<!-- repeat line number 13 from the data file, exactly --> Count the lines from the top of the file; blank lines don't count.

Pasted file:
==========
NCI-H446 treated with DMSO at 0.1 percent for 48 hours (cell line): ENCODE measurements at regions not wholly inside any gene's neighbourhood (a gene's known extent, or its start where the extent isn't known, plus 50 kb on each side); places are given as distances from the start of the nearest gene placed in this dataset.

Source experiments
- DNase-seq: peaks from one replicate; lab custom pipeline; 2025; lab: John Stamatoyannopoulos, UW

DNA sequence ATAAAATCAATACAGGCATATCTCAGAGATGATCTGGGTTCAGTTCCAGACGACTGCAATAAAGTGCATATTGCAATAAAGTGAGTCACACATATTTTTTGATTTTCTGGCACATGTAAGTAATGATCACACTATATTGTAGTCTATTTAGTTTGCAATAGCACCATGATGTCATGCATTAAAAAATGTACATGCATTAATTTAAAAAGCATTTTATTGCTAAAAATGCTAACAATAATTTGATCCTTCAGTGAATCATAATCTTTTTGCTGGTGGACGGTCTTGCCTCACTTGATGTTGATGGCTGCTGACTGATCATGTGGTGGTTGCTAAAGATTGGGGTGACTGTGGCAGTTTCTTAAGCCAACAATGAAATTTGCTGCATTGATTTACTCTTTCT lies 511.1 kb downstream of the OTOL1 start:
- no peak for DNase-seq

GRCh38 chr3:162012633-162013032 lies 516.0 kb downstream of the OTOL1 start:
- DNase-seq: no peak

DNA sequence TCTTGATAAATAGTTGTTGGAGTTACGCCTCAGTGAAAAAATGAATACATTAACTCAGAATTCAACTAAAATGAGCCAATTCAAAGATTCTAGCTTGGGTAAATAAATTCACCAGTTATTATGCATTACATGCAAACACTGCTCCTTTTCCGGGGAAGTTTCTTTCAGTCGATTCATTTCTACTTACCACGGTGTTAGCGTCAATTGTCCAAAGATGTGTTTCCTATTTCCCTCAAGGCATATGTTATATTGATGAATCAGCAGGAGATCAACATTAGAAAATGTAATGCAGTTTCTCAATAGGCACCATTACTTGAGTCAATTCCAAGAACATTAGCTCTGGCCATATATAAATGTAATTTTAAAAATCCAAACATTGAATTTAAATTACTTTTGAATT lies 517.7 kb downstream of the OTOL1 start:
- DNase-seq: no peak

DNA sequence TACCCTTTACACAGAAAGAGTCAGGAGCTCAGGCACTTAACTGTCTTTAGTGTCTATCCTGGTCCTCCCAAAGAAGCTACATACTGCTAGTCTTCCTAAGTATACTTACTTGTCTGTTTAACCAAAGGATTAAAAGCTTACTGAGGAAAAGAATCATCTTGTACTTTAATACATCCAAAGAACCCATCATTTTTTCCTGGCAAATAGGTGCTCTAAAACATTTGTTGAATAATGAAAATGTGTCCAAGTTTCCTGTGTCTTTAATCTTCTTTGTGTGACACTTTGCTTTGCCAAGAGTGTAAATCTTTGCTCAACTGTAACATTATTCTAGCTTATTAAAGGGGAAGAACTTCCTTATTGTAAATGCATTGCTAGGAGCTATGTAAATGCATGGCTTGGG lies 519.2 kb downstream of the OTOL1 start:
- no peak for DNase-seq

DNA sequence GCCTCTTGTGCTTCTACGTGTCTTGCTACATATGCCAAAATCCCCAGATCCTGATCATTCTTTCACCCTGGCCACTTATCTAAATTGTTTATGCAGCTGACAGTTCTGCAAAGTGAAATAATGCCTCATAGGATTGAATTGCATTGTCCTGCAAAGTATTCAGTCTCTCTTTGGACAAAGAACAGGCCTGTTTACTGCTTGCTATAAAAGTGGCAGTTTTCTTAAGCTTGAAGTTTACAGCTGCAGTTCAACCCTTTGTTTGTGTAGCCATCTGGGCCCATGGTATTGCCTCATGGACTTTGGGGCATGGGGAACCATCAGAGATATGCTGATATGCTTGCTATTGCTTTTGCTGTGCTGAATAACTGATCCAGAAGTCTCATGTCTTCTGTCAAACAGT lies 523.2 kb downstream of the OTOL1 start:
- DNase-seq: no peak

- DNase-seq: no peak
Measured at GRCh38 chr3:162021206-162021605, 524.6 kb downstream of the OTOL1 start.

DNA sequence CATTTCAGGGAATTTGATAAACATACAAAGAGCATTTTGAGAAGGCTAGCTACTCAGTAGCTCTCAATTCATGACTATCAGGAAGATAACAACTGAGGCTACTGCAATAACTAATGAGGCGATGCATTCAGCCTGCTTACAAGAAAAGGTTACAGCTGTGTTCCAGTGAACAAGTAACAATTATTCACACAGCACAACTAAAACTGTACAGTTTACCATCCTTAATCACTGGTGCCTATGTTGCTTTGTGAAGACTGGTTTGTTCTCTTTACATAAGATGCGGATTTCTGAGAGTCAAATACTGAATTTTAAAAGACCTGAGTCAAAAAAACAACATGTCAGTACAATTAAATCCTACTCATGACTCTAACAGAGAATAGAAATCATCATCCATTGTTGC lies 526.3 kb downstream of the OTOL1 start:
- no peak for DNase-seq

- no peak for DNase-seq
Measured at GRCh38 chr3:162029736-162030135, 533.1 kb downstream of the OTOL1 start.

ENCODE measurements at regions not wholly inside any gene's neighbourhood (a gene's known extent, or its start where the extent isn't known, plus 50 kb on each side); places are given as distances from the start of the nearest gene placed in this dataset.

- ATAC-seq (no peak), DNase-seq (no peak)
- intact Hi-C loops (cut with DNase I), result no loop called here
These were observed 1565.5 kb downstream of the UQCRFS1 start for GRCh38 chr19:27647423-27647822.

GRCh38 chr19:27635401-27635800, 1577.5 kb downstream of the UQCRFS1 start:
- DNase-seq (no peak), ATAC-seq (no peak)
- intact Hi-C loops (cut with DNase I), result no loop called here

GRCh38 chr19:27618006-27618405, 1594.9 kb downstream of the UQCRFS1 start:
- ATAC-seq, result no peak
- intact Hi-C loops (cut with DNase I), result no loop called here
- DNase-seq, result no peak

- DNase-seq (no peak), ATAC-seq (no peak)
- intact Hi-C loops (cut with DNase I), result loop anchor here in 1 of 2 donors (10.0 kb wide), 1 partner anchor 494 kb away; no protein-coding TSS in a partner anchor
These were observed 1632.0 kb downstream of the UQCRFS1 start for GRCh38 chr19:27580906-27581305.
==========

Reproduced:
- DNase-seq: no peak